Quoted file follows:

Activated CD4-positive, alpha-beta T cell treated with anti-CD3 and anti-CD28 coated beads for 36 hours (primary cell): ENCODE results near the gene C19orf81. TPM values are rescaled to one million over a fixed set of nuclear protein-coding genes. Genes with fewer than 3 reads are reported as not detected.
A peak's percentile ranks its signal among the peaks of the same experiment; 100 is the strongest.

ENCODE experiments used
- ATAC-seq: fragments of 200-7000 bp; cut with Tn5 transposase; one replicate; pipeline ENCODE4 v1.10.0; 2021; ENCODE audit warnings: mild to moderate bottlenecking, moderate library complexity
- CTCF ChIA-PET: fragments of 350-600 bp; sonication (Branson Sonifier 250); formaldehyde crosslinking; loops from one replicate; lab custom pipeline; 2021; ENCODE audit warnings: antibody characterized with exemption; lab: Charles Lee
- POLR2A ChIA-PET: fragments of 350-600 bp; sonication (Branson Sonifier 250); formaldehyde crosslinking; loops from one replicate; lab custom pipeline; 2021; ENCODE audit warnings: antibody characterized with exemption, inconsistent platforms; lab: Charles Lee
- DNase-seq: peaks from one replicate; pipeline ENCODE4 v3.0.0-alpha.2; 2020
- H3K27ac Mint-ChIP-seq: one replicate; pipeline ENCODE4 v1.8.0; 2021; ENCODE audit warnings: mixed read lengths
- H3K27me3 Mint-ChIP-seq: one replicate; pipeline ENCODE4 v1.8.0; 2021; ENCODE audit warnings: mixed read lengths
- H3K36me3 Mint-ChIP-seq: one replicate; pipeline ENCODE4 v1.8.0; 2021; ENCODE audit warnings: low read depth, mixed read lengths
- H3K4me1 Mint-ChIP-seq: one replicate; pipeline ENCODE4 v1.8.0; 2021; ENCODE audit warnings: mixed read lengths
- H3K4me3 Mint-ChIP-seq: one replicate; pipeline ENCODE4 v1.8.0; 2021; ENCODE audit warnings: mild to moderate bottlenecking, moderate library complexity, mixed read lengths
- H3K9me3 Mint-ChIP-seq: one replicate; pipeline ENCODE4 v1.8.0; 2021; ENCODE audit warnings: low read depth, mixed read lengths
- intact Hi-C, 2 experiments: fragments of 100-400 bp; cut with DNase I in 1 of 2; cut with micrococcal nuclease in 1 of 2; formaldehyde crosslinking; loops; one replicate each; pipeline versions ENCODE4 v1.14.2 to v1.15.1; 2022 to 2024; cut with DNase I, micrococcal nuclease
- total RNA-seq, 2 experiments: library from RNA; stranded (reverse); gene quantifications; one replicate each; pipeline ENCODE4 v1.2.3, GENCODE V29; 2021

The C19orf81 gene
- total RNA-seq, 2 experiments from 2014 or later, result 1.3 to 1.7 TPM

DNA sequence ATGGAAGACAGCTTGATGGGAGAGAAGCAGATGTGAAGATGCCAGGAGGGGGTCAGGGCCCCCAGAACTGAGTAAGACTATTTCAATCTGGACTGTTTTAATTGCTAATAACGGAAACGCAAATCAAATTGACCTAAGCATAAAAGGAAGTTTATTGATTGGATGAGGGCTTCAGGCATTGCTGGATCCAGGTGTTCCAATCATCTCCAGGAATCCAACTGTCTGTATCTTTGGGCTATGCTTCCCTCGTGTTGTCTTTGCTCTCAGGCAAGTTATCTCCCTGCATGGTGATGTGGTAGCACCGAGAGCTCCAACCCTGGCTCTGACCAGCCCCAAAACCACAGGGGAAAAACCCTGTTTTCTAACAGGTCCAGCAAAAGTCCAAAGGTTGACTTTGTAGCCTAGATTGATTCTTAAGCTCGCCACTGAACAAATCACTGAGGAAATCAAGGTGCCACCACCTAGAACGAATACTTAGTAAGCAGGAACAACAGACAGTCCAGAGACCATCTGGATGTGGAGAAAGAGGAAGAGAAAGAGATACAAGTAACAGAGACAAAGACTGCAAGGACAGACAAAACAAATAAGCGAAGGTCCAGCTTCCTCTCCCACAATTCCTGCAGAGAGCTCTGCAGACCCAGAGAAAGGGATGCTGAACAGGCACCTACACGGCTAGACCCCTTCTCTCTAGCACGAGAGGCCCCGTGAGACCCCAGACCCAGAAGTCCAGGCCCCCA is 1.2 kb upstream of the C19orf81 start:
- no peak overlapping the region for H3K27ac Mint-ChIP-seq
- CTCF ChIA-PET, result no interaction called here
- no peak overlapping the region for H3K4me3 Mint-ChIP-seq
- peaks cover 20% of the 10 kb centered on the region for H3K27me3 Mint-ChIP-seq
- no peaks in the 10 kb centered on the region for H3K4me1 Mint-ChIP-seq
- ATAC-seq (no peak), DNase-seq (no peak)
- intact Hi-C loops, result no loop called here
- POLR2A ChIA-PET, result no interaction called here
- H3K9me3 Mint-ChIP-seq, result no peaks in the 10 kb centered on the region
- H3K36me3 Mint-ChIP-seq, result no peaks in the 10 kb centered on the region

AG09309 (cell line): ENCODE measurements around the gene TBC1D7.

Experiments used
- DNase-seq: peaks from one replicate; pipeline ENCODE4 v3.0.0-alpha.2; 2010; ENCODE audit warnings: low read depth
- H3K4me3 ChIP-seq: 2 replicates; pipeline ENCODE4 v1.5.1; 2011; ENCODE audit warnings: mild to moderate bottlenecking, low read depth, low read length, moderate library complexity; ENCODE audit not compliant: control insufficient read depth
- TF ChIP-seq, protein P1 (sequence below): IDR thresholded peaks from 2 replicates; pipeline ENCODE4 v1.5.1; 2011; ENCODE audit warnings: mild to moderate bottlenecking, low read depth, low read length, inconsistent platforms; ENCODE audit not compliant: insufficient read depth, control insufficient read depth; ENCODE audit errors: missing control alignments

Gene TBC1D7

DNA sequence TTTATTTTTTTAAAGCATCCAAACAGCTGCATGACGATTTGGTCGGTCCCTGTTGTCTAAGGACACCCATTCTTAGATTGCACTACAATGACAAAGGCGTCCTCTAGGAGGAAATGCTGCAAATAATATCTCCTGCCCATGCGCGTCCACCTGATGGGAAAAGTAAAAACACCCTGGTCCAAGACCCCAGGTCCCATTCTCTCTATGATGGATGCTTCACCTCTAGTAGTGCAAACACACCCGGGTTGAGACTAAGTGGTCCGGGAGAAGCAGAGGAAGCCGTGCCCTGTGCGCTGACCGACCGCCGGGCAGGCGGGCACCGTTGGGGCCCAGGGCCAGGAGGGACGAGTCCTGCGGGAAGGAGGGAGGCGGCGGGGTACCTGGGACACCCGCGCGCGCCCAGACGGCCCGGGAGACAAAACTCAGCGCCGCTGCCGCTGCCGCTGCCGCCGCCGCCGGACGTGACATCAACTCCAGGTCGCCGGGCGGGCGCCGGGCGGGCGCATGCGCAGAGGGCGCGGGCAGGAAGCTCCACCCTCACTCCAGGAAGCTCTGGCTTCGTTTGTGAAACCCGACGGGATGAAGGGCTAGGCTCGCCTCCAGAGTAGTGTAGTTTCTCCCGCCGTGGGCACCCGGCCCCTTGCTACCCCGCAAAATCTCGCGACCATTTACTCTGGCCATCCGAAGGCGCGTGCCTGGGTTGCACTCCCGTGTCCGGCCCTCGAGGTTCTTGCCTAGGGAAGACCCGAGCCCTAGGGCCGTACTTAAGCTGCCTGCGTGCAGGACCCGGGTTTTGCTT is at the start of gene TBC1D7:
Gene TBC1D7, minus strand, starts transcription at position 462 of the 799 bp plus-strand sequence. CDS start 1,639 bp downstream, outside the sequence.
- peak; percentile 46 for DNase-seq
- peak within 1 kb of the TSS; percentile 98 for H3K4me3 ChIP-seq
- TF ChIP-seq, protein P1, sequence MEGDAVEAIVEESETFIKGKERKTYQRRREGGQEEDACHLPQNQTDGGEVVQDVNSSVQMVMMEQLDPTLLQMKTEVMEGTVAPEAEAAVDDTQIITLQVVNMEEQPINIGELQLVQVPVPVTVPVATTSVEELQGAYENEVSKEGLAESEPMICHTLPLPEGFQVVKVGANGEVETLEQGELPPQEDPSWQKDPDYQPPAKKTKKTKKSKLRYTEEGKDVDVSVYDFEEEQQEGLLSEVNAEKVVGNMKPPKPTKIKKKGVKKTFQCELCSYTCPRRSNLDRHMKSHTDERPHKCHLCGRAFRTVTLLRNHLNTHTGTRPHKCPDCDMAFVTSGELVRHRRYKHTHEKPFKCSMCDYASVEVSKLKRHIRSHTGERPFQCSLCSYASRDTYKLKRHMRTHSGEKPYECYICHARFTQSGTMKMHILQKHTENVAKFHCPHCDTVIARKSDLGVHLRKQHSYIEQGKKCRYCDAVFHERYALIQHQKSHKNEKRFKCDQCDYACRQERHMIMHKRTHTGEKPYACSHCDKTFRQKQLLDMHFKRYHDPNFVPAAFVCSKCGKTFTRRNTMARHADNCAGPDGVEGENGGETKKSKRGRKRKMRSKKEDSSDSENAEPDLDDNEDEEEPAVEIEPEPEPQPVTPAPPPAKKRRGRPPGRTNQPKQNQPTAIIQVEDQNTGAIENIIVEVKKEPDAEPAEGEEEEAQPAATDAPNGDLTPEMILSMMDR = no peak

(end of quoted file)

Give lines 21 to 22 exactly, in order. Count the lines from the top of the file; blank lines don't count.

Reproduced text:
- no peak overlapping the region for H3K4me3 Mint-ChIP-seq
- peaks cover 20% of the 10 kb centered on the region for H3K27me3 Mint-ChIP-seq